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Are Video Games Good for Your Child?

A new study found a correlation, not causation, between children with happy and balanced lives and playing video game for an hour or less per day. What I find irritating about this study is that this is common sense and yet someone paid lots of money to fund “scientists” to figure this out. Yes, for the most part, children who do not bury themselves in video games are leading more balanced and healthy lives. Rather than squatting in front of a screen, they are out at the ball field, going to camps, hanging out with friends, and having a life. These children are not following the sedentary trend that grips the Western world.

But video games are not creating their sense of well-being. Rather, playing for short periods is what one would expect to find in the life of a child who has other activities going on. So, if your child has social-skill deficits, suffers from hyperactivity, and has few outside interests that engage him or her, your child is more likely to be a problem video gamer, i.e., play an average of more than three hours a day. The games do not create the problem; your child’s brain does. But the gaming behavior can make underlying difficulties worse. Children with ADHD and Asperger’s Syndrome are, for example at a much higher risk for become problem gamers, but the gaming does not create these neurobiologically-driven conditions!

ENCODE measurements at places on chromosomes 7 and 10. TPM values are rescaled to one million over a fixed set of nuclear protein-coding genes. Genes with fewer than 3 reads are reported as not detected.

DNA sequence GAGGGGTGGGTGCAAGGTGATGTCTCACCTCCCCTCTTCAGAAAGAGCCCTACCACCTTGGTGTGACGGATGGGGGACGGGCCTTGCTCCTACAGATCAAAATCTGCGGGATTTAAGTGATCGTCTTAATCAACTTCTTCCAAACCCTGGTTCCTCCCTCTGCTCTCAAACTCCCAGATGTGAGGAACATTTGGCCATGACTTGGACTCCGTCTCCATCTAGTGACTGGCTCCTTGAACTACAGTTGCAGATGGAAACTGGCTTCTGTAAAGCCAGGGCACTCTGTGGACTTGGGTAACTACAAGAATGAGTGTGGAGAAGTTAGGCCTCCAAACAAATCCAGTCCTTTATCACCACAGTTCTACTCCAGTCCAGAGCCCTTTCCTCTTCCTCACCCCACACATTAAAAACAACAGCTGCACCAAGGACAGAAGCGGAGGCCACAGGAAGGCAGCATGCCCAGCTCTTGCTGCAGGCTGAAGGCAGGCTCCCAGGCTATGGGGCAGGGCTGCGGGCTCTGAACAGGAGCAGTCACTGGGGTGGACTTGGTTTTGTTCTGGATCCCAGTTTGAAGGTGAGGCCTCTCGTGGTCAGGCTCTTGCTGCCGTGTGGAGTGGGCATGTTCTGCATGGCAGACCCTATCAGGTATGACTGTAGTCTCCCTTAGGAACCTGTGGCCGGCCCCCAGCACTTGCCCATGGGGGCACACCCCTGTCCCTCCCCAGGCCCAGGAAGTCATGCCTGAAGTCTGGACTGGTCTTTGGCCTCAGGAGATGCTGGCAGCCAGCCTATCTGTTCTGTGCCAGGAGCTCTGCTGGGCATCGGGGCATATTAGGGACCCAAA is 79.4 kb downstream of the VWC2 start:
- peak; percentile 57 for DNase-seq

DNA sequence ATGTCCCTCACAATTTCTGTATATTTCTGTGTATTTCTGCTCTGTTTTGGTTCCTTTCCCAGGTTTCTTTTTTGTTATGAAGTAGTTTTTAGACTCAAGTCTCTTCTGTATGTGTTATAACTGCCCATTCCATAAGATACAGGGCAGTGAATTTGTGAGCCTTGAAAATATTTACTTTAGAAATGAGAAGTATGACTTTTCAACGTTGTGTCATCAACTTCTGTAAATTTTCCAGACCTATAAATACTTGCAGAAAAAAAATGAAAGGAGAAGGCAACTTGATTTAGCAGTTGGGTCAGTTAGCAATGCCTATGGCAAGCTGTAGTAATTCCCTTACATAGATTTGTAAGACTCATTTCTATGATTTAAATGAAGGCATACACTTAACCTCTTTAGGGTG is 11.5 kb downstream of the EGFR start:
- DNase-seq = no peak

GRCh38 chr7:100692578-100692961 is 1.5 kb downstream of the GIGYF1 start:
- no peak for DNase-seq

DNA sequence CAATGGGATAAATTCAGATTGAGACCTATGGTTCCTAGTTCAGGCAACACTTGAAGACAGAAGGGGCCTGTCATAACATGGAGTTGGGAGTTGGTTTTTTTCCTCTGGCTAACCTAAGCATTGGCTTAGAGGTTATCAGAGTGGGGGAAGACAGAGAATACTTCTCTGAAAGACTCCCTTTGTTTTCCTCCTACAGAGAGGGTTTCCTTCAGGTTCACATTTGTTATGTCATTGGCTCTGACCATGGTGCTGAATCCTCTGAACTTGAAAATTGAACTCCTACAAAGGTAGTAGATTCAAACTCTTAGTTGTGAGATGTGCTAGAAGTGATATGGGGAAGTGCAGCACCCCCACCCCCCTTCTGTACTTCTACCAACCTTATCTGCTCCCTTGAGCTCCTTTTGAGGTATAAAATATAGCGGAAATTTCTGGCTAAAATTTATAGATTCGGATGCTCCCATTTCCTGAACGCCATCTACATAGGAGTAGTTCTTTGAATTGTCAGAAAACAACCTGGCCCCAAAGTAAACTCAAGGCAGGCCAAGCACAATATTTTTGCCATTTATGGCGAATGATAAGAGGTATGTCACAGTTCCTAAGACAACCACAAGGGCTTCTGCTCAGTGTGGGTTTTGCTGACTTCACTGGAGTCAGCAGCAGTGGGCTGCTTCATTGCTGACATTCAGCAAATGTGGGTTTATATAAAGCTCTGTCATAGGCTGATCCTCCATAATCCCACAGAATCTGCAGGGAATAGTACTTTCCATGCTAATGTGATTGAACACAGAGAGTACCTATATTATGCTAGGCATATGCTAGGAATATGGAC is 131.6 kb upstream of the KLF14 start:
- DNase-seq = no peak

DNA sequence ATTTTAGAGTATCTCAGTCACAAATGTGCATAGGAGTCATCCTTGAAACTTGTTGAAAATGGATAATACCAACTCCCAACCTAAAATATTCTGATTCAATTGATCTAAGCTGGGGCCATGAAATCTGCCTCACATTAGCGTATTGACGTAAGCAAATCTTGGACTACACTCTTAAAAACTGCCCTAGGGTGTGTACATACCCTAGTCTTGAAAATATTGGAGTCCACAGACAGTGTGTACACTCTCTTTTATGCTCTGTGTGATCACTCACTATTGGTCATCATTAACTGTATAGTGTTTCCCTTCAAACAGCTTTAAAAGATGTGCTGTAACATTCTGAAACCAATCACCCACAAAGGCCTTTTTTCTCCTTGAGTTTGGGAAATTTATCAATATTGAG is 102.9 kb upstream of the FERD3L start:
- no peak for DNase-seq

If your child has a social skill deficit and spends four hours a day by himself, in front of a screen, then the problem will get worse. If your child struggles with impulsivity and waiting his or her turn, placating your child by parking him or her in front of a PlayStation will not help the situation. As any good parent knows, your child needs to learn how to get along with others. Your child also needs to be physically active, both to put him or her on a long-term positive health trajectory and to help him or her lead a balanced life. Your child also needs to learn to work hard, and to delay a small, short-term reward, for a longer-term, but much larger one. Excessive video gaming can get in the way of all these development steps.

Video games are great, in moderation. They can help with eye-hand coordination, visual-spatial acuity, and can even make learning fun. When a child plays video games in excess, however, behavioral problems are probably already present. Video games are the great escape for today’s troubled children, but they usually make their problems worse. The logic holds for smart phones too. Excess gaming is a sign that some deeper issue is present. So when your child starts to exhibit excess interest in gaming, it might be time to get professional help.

When parents call me, they are usually at the end of their rope, dealing with a teenager who is already a full-fledged addict. It is best to start modeling healthy tech behavior when your children are young. Consider tackling this issue as a family by following my top five technology tips.

Kevin’s Top Five Family Technology Tips
1. Have at least some tech-free time as a family. Don’t allow smart phones at the dinner table, for example.
2. In addition to tech-free time, have tech-free zones. Many families I work with choose to use the family room for this purpose. Cell phones, video game consoles, laptops, iPads, and computers are not allowed in there.
3. Set a maximum time allowed on video games and the computer. I recommend no more than two hours a day.
4. For each minute spent on the computer or video game, require a corresponding minute of exercise. This will allow you to combat the tendency for technology to create sedentary and obese children.
5. No TV’s, computers, or video game consoles in the bedroom.